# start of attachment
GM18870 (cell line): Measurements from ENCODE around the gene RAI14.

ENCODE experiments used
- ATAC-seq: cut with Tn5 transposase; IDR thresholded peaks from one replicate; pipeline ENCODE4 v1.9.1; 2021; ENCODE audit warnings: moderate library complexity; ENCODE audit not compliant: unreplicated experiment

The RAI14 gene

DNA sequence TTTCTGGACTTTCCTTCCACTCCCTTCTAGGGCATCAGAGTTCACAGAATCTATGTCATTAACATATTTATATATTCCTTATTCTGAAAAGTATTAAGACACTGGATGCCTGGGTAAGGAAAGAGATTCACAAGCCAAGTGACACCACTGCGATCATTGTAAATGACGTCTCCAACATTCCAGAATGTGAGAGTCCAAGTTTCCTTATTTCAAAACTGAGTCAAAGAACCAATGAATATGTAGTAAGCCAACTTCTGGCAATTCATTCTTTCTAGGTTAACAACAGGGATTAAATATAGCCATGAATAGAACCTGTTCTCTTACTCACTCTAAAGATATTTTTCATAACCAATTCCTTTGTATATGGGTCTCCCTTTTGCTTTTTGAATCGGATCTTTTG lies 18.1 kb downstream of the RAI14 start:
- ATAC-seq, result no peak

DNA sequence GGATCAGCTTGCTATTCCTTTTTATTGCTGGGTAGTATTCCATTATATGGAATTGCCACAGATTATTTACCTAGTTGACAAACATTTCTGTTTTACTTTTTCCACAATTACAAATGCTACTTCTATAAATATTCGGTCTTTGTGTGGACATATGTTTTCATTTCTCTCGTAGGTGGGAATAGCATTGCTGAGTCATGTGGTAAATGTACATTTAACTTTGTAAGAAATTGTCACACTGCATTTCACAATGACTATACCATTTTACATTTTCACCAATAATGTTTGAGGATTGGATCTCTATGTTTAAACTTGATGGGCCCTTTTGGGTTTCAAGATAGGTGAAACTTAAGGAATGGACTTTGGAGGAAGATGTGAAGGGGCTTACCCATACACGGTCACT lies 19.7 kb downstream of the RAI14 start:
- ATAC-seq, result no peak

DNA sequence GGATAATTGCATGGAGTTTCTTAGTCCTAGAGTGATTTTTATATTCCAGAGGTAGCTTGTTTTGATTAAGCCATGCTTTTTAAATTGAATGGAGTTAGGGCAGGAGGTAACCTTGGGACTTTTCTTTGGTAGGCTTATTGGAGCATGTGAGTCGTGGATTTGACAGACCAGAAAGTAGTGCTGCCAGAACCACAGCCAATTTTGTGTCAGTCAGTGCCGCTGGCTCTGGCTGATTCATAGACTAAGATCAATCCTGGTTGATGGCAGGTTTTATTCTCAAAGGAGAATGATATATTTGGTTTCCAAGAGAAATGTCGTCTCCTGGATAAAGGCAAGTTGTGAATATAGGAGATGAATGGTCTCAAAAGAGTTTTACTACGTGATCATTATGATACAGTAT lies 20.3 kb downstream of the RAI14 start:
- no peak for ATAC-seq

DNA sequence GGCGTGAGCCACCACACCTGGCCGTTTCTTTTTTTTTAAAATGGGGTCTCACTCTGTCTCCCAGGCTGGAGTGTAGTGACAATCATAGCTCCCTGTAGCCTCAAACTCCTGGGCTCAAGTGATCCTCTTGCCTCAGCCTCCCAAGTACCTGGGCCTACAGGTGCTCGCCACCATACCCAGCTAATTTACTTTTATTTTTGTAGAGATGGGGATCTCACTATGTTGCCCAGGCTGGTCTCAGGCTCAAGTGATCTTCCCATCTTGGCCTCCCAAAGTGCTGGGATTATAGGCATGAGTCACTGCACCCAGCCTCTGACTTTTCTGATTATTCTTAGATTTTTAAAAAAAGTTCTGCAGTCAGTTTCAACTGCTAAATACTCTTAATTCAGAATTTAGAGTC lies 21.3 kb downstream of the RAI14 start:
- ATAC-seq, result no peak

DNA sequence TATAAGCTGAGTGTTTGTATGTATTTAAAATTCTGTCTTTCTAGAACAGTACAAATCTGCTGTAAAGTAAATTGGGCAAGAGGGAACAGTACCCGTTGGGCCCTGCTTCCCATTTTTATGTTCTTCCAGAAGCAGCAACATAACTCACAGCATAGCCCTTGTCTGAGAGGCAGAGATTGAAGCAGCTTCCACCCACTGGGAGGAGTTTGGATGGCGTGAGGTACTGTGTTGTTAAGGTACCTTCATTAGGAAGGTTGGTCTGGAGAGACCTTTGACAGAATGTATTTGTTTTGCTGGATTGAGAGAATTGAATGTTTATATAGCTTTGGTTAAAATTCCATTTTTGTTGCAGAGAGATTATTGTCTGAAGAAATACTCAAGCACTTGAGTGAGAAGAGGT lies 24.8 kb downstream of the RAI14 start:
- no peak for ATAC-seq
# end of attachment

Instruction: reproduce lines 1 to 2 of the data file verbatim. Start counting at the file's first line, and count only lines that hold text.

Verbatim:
GM18870 (cell line): Measurements from ENCODE around the gene RAI14.

ENCODE experiments used